Globalization is dead


Globalization is dead

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dirk vanadidas
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Any takers

Europe is funding the war not Chelsea football club

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dirkvanadidas - 8 Apr 2022 11:13 PM
Any takers

Sure. 

Looking forward to Australia making iphones and starting up car manufacturing again.


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dirkvanadidas - 8 Apr 2022 11:13 PM
Any takers

Posting this from the uk on an Aussie forum using foreign made technology. Righto. 
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How on earth could anyone possibly come to this conclusion is beyond me. 


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sydneyfc1987 - 9 Apr 2022 1:45 PM
How on earth could anyone possibly come to this conclusion is beyond me. 

Head of Levi Strauss for starters.

Europe is funding the war not Chelsea football club

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Globalisation is dead, declares Levi's boss

Supply chain issues and geopolitical forces have thrown businesses into disarray

Chip Bergh says companies that fail to adopt “digitisation” after the pandemic will "die"Credit: REUTERS/Elijah Nouvelage
The chief executive of Levi’s has declared globalisation "dead" following months of supply chain chaos and rising freight costs.Chip Bergh, chief executive of the 169-year-old denim brand, said: “Everybody knows the supply chain issues that have impacted our business greatly over the last nine months or so, but the other thing that is happening is the geopolitical forces.
“I think globalisation is dead, and this trend where this [apparel] industry has habitually chased the lowest-cost manufacturing base around the world over the last couple of centuries, I think it’s coming to an end.”
The original Levi Strauss was a Bavarian immigrant who moved to California and went into business in 1853.
Levi’s classic '501' line became a wardrobe staple in the 1980s and early 1990s. The firm now sells its wares in 110 countries.
It decided to move production from America to the Far East in the early 2000s.
Mr Bergh told the World Retail Congress in Rome: “The name of the game today from a business standpoint is supply chain resilience and agility.
“When you are missing sales because a ship is parked outside and can’t get to the port and unload containers, and you’re leaving money on the table because the consumer can’t buy the product, that’s a big business issue.”
He said that rising cost pressures and inflation were driven by the pandemic, supply chain bottlenecks and shortages of labour in some parts of the world.
Mr Bergh added: “We’ve now realised that [goods] being produced in the lowest-cost countries and putting product on a boat and shipping it to the other side of the world and not getting it to the shelves on time has a cost to it," he added.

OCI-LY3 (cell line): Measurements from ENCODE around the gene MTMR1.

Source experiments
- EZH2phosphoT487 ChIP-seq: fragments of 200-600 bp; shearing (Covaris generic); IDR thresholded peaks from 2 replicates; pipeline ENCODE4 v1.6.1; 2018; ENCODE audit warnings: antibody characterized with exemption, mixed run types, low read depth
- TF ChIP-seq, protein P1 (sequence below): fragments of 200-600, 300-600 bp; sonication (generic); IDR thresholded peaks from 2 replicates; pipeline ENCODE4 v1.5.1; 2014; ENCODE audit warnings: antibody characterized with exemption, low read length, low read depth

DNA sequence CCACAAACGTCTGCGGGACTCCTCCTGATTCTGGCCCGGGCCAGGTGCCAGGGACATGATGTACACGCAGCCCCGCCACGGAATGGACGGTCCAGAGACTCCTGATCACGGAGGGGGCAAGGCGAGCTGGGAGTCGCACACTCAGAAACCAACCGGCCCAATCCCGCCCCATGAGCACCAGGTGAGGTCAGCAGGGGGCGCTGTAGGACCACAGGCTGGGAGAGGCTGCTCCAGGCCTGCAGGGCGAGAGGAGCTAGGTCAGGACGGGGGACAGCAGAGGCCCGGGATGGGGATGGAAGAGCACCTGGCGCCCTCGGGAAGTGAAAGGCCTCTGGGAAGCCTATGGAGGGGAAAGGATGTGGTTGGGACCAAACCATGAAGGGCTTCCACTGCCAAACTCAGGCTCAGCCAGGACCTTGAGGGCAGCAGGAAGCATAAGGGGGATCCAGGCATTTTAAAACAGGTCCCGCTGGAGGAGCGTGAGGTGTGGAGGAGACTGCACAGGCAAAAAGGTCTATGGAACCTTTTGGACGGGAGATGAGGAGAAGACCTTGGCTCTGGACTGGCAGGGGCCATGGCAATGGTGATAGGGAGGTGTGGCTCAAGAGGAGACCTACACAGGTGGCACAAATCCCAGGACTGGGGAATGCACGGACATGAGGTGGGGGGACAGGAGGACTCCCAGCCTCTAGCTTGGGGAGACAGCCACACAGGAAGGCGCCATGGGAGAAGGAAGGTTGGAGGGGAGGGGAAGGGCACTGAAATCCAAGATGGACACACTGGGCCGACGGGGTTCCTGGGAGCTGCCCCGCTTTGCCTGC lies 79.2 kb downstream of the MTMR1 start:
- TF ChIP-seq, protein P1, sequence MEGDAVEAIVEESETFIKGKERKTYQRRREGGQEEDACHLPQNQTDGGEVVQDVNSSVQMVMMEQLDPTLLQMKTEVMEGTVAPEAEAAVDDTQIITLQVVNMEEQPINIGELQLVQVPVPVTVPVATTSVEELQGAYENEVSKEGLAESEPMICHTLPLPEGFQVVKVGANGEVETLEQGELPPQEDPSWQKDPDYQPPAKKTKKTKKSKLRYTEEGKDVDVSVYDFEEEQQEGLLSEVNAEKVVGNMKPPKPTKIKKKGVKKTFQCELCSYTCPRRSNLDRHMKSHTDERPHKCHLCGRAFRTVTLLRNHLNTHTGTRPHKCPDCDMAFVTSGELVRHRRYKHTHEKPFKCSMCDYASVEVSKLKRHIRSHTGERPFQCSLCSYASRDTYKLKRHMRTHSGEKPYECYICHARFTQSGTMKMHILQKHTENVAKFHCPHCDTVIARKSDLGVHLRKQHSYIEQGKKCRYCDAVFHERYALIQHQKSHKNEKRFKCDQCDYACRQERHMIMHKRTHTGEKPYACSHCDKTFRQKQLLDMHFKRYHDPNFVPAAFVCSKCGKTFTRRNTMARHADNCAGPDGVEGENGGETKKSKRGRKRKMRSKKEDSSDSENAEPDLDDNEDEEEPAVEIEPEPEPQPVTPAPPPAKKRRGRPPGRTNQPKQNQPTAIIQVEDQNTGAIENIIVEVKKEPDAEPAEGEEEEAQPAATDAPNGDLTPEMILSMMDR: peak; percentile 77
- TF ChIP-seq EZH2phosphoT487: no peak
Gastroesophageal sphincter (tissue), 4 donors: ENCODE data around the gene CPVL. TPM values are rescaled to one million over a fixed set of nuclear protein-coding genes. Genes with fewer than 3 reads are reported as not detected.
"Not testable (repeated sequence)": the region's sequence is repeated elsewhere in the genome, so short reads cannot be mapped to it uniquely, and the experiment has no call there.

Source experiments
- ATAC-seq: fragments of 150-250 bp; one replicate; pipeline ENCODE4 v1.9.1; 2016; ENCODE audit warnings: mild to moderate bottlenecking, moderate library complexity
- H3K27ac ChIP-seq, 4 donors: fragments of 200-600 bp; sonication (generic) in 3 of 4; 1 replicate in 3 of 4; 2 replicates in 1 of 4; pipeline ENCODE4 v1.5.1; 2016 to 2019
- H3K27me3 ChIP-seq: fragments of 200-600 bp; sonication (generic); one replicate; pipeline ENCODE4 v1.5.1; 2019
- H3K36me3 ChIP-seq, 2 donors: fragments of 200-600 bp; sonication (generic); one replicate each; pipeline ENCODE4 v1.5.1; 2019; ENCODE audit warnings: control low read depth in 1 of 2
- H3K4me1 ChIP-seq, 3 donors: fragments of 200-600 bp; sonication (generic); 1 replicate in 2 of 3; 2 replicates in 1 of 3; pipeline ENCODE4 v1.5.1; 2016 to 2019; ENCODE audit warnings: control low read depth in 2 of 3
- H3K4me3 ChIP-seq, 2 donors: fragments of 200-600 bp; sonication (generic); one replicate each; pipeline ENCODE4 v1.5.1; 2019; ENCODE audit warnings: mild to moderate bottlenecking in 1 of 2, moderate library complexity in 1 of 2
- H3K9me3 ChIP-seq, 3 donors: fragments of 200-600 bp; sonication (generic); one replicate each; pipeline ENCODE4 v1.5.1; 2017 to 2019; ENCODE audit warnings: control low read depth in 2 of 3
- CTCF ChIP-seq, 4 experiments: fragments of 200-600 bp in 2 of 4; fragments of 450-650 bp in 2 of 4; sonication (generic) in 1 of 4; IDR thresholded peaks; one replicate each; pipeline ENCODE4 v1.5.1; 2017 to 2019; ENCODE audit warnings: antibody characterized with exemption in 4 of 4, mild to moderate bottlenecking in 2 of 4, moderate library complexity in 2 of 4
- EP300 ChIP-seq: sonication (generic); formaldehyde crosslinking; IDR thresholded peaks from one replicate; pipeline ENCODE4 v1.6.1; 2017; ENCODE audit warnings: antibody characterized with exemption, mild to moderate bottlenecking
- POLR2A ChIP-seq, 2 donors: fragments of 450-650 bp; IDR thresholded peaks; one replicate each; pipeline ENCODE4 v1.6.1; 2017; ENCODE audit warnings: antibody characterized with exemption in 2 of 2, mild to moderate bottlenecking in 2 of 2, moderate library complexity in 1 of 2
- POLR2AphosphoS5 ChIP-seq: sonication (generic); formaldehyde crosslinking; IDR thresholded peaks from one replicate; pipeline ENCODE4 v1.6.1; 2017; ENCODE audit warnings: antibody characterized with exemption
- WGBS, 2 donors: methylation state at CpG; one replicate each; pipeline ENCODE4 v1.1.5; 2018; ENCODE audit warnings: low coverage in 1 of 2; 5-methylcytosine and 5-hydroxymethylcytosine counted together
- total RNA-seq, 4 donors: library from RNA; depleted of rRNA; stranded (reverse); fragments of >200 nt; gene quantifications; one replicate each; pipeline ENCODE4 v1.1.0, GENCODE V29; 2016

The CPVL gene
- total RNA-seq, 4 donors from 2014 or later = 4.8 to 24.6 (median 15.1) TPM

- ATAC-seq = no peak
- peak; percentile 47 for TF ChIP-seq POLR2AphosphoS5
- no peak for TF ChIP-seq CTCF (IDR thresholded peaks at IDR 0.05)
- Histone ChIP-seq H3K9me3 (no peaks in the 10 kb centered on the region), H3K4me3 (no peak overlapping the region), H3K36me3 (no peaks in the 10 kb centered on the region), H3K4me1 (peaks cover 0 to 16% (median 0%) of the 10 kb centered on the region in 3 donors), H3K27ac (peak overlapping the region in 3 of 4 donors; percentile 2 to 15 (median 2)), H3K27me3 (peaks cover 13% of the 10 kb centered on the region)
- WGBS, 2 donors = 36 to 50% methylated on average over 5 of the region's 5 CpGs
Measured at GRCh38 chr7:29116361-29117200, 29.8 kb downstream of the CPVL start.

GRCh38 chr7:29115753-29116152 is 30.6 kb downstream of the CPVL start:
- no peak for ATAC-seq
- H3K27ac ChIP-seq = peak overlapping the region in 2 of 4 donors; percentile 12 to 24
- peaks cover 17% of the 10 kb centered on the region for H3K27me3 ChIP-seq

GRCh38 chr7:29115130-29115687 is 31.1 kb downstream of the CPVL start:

“We’re going to see more manufacturing shifting closer to market because of the importance of that agility and responsiveness and having confidence that the product is going to be on the shelf in store when you need it to be.”
He also warned that companies which failed to adopt “digitisation” as part of their modus operandi post-pandemic would "die".“If you are not a tech company today, you are going to be dead in 10 years time. We are an apparel company but we are quickly becoming a tech company," he said.
“The rapid move to digitisation is more than e-commerce and building out those digital capabilities for the consumer. There’s so much of our business that can be digitised everything from how we design products to how we manage getting products to store.

https://www.telegraph.co.uk/business/2022/04/08/globalisation-dead-declares-levis-boss/


Europe is funding the war not Chelsea football club

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dirkvanadidas - 10 Apr 2022 1:38 AM

Globalisation is dead, declares Levi's boss

Supply chain issues and geopolitical forces have thrown businesses into disarray

Chip Bergh says companies that fail to adopt “digitisation” after the pandemic will "die"Credit: REUTERS/Elijah Nouvelage
The chief executive of Levi’s has declared globalisation "dead" following months of supply chain chaos and rising freight costs.Chip Bergh, chief executive of the 169-year-old denim brand, said: “Everybody knows the supply chain issues that have impacted our business greatly over the last nine months or so, but the other thing that is happening is the geopolitical forces.
“I think globalisation is dead, and this trend where this [apparel] industry has habitually chased the lowest-cost manufacturing base around the world over the last couple of centuries, I think it’s coming to an end.”
The original Levi Strauss was a Bavarian immigrant who moved to California and went into business in 1853.
Levi’s classic '501' line became a wardrobe staple in the 1980s and early 1990s. The firm now sells its wares in 110 countries.
It decided to move production from America to the Far East in the early 2000s.
Mr Bergh told the World Retail Congress in Rome: “The name of the game today from a business standpoint is supply chain resilience and agility.